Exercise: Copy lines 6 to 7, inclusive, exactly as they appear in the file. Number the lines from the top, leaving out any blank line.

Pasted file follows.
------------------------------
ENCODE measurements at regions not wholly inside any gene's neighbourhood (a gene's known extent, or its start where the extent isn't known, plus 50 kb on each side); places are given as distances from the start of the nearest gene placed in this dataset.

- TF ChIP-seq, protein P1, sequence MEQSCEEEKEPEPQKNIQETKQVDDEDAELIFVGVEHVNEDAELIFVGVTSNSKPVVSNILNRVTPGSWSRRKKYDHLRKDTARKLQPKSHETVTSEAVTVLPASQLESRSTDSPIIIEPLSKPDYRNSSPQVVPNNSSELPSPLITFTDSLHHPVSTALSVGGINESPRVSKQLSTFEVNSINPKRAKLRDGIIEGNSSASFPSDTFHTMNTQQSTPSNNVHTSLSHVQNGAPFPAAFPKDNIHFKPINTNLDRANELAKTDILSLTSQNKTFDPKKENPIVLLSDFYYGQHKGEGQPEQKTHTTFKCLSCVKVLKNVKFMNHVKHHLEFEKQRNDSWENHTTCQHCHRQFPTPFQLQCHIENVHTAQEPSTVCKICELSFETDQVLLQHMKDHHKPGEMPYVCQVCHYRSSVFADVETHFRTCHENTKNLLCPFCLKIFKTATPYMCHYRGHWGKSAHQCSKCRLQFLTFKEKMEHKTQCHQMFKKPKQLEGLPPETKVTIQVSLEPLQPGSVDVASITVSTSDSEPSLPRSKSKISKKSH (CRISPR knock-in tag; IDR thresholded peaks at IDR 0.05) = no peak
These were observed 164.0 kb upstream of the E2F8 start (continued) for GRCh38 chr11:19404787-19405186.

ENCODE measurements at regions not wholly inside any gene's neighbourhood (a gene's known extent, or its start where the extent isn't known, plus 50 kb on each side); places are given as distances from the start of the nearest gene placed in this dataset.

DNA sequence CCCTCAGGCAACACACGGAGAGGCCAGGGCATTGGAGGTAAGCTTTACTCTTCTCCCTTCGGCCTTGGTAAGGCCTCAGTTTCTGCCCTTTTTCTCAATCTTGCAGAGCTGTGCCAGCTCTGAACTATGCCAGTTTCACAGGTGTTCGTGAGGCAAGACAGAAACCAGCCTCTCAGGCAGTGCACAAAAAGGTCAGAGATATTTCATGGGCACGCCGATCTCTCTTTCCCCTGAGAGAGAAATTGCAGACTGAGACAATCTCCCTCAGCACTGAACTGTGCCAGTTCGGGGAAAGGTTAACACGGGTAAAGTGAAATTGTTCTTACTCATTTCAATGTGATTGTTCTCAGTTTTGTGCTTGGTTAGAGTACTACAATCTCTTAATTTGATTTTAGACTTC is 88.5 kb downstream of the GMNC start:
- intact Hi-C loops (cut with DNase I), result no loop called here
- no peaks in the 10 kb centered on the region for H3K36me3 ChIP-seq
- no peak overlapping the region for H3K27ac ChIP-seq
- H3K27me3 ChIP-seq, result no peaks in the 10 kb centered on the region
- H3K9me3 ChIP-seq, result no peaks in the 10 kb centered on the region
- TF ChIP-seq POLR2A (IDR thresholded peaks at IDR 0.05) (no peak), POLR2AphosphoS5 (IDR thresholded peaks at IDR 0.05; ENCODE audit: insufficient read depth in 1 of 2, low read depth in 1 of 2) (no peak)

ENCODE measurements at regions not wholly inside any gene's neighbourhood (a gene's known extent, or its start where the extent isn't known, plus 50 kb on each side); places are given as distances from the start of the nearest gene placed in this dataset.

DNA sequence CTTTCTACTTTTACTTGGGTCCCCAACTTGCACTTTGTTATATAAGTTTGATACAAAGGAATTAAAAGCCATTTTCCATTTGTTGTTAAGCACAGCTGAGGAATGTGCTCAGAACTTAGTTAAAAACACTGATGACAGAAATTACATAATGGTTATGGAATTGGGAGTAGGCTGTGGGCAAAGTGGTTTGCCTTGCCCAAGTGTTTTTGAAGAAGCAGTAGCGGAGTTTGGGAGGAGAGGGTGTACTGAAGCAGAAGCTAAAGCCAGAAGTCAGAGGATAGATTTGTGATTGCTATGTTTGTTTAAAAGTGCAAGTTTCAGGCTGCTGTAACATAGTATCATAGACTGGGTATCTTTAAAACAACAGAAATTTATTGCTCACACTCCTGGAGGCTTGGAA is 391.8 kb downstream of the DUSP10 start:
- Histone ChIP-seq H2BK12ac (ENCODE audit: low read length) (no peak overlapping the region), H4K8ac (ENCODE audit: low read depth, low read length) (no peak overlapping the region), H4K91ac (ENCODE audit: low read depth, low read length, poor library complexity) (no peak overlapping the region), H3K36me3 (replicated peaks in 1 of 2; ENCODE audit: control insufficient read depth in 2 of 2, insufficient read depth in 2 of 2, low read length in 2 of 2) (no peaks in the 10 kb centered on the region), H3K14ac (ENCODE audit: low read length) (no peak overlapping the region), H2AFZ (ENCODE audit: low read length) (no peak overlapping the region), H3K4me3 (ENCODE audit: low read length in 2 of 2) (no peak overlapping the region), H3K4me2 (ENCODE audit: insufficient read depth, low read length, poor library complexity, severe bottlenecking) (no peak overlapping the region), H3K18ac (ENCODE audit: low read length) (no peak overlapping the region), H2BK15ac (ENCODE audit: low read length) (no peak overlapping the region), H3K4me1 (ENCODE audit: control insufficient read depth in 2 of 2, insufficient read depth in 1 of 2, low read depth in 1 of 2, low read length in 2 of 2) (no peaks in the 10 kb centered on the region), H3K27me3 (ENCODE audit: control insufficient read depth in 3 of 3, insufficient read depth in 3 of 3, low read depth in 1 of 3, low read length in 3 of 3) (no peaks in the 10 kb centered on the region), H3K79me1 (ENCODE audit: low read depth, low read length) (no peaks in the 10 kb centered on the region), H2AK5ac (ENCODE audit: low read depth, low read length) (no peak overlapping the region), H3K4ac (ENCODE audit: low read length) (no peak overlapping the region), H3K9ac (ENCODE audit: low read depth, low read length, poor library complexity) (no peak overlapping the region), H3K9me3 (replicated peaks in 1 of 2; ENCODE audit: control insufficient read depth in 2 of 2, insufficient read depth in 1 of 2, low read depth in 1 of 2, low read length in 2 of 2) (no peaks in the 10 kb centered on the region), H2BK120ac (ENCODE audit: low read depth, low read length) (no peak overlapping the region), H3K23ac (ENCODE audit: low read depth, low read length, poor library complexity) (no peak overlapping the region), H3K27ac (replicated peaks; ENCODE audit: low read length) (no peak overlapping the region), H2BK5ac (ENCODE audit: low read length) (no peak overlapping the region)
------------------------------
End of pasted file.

- intact Hi-C loops (cut with DNase I), result no loop called here
- no peaks in the 10 kb centered on the region for H3K36me3 ChIP-seq